Table of Contents
- Key Criteria Comparison
- GigaOm Radar
- Vendor Insights
- Analyst’s Take
- About Michael J. Levan
Value Stream Management (VSM) is a term that reflects a market landscape in transition. From an enterprise perspective, organizations are looking to address multiple challenges posed by inefficient development processes, team collaboration, connections between managers and engineers, and fragmented toolchains. At the same time, they are working to scale up their levels of software-based innovation, deployment times, and AI-driven analytics to deliver business value and increase customer engagement. The pressure to do more with less has never been greater, as companies in every industry grapple with unprecedented challenges.
The software development and operations vendor landscape likewise has seen sweeping changes. This sector has always been fragmented, despite efforts by larger players to consolidate every decade or so. What is clear is that point products are not enough and can actually create a host of challenges, as noted above. As a result, incumbent DevOps tool suppliers are seeking to broaden their scope from a feature-centric, API-integration-driven base to one that addresses the top-down requirements of an end-to-end lifecycle. As vendors expand their mandate, they find themselves increasingly in competition with new rivals from different categories, such as application lifecycle management and agile planning.
A third element in this space is the evolution of target architectures, notably around distributed and multi-cloud models. The resulting distributed nature of applications has added complexity, even as it opens the door to a new set of vendors. It is against this background that VSM has emerged, delivering on value stream efficiency, integrations, and effectiveness as shown in Figure 1.
Figure 1. VSM Addresses Both Efficiency and Effectiveness
At the outset of writing this report series, several potential key criteria were considered, based on needs expressed by the organizations we work with. Some had to be ruled out as differentiating key criteria, simply because few if any vendors provided them. A case in point is “Innovation Management,” a concept originally defined to support innovation-led activities such as co-creation, hackathons, and so on. Large organizations across sectors are engaging in experiment-based activities such as these, but lack appropriate tooling to support them, relying instead on spreadsheets and other office tools (with vendors like Optimizely the notable exception). While it is likely that VSM will evolve to support innovation activity, we were surprised to see it currently absent from vendor thinking. Only Planview came close, with its Idea Management product.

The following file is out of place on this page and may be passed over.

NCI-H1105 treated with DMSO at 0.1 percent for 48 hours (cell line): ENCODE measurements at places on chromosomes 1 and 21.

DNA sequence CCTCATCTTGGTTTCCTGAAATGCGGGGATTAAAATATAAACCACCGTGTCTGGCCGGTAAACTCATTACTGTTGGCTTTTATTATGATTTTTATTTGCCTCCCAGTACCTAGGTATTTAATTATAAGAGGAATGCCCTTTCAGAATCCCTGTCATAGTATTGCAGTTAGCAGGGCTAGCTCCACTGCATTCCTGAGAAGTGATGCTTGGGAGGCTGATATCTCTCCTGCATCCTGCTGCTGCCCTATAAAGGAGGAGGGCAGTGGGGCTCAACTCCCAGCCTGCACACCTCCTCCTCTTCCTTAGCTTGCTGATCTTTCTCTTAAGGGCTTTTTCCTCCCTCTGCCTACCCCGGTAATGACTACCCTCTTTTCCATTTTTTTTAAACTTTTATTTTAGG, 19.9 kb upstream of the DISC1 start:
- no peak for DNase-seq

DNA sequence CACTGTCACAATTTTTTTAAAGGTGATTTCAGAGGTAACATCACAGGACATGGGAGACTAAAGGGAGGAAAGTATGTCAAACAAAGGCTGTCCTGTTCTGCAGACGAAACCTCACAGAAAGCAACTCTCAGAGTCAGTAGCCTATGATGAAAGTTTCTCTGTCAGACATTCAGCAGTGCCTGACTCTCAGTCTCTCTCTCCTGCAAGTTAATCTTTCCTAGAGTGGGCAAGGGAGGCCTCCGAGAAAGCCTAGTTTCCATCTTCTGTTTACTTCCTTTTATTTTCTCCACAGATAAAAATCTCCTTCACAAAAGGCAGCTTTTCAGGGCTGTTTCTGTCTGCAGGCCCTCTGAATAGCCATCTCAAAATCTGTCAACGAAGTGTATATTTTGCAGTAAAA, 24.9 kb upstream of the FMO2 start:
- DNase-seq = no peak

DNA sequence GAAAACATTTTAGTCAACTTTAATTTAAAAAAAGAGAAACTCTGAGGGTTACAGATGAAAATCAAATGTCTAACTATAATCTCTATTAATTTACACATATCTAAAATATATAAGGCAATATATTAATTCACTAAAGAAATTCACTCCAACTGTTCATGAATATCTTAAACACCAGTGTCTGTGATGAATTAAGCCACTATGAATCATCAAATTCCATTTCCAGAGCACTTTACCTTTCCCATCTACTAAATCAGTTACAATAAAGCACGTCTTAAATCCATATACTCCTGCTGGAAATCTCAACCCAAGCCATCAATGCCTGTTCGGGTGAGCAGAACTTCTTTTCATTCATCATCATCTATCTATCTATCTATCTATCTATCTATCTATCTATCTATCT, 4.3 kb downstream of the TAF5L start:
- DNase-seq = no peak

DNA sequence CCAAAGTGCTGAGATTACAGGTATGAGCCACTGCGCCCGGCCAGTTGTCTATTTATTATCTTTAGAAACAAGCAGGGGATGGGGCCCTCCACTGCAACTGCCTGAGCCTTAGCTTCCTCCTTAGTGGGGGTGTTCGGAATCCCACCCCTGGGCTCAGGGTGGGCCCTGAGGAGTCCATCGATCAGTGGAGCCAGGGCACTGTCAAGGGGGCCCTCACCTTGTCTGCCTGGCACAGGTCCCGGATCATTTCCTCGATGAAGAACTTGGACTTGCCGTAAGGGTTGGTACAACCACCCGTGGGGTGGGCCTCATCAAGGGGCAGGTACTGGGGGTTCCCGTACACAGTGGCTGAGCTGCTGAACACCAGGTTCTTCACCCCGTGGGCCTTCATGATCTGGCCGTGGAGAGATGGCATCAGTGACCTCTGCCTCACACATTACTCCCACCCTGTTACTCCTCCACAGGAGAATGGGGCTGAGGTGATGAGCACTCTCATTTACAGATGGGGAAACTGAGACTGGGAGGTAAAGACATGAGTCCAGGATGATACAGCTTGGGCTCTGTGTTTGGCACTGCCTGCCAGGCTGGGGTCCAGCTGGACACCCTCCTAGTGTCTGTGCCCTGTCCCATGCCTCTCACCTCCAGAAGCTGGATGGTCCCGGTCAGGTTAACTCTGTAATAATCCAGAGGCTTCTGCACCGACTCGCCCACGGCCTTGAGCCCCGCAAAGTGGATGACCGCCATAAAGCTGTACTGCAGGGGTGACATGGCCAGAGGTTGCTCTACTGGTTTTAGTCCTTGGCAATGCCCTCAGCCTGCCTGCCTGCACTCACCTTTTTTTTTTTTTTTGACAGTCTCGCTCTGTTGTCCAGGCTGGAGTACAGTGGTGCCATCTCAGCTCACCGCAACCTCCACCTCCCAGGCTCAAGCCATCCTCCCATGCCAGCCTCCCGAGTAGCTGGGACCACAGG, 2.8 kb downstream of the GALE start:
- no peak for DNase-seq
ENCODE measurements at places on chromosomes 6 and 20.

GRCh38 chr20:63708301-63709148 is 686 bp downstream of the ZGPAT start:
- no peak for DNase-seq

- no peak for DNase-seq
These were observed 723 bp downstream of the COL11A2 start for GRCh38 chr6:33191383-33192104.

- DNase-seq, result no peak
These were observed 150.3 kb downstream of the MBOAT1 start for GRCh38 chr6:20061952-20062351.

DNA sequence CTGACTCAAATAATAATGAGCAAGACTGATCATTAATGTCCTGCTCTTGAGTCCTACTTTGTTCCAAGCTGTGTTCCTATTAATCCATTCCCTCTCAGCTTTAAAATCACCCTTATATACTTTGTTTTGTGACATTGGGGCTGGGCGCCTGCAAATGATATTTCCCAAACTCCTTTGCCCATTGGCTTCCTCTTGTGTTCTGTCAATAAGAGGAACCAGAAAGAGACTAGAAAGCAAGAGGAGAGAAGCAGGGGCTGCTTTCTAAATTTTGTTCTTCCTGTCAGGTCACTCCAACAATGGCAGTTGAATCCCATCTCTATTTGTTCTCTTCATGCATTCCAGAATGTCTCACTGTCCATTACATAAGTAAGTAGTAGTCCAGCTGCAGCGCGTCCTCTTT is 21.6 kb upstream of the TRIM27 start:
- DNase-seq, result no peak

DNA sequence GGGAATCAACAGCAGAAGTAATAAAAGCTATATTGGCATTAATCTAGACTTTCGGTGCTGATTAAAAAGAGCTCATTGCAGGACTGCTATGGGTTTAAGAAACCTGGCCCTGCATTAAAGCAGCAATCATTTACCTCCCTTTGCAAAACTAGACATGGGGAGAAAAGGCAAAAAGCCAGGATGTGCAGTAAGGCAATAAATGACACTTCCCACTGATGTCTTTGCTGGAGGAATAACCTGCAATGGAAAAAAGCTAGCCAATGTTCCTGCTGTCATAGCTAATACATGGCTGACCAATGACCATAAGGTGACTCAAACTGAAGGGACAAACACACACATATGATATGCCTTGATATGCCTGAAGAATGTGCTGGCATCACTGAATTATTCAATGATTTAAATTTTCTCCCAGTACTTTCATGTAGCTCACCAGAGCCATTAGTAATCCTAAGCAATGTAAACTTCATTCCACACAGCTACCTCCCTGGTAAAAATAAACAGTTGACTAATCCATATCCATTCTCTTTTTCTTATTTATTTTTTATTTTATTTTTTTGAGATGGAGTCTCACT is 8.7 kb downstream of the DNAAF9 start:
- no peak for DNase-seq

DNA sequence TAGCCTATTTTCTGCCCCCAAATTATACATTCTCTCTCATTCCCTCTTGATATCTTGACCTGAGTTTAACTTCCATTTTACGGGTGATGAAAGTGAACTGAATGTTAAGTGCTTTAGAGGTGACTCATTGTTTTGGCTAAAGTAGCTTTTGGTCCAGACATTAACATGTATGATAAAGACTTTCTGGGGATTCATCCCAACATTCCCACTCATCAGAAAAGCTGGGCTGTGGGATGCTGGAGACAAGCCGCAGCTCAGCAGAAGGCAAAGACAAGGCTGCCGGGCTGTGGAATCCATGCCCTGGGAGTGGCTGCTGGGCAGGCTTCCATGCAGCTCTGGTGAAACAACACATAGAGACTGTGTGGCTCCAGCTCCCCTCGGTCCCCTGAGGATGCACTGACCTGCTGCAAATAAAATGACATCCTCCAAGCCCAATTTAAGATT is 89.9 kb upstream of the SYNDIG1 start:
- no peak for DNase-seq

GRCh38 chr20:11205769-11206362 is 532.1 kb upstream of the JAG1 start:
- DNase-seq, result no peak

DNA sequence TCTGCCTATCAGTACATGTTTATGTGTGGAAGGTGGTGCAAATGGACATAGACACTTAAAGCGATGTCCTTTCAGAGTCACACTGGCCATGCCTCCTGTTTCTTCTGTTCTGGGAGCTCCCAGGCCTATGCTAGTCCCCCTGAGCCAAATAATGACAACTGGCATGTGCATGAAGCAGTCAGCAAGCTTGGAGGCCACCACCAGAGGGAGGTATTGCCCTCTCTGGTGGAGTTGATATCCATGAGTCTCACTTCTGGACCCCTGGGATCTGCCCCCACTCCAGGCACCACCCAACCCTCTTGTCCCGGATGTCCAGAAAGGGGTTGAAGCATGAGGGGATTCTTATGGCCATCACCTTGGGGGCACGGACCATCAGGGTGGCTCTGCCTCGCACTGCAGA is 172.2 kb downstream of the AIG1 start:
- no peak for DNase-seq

Other capabilities didn’t quite make the cut. That includes the use of a normalized repository of data about the software development cycle (as offered by Plutora and others), as it is more a function of the platform than a differentiating capability for end users. Also considered, but not incorporated as a key criterion, was the still-nascent promise of artificial intelligence (AI) to offer “smarter” insights at the pipeline level. Hopes that AI can generate an ideal process are tempered by the fact that the notion of an ideal process is flawed. But AI could, at the least, help harness sources of data and interpret them in a way that speeds human decision making.
VSM is still maturing, but this report is designed to drive decisions today. Even in these early stages, enterprises need VSM practices and tooling to address the challenges they face. Yet organizations must contend with a confusing marketplace, in which vendors from diverse backgrounds are dropping other terminology and clustering around the term VSM. In fact, not every company listed in this report would categorize itself as a VSM provider, but that should not rule them out. We have avoided putting too much weight behind the term VSM, preferring to focus instead on what makes up the elements of a solid solution in response to the end-user challenges we see today.
How to Read this Report
This GigaOm report is one of a series of documents that helps IT organizations assess competing solutions in the context of well-defined features and criteria. For a fuller understanding consider reviewing the following reports:
Key Criteria report: A detailed market sector analysis that assesses the impact that key product features and criteria have on top-line solution characteristics—such as scalability, performance, and TCO—that drive purchase decisions.
GigaOm Radar report: A forward-looking analysis that plots the relative value and progression of vendor solutions along multiple axes based on strategy and execution. The Radar report includes a breakdown of each vendor’s offering in the sector.
Solution Profile: An in-depth vendor analysis that builds on the framework developed in the Key Criteria and Radar reports to assess a company’s engagement within a technology sector. This analysis includes forward-looking guidance around both strategy and product.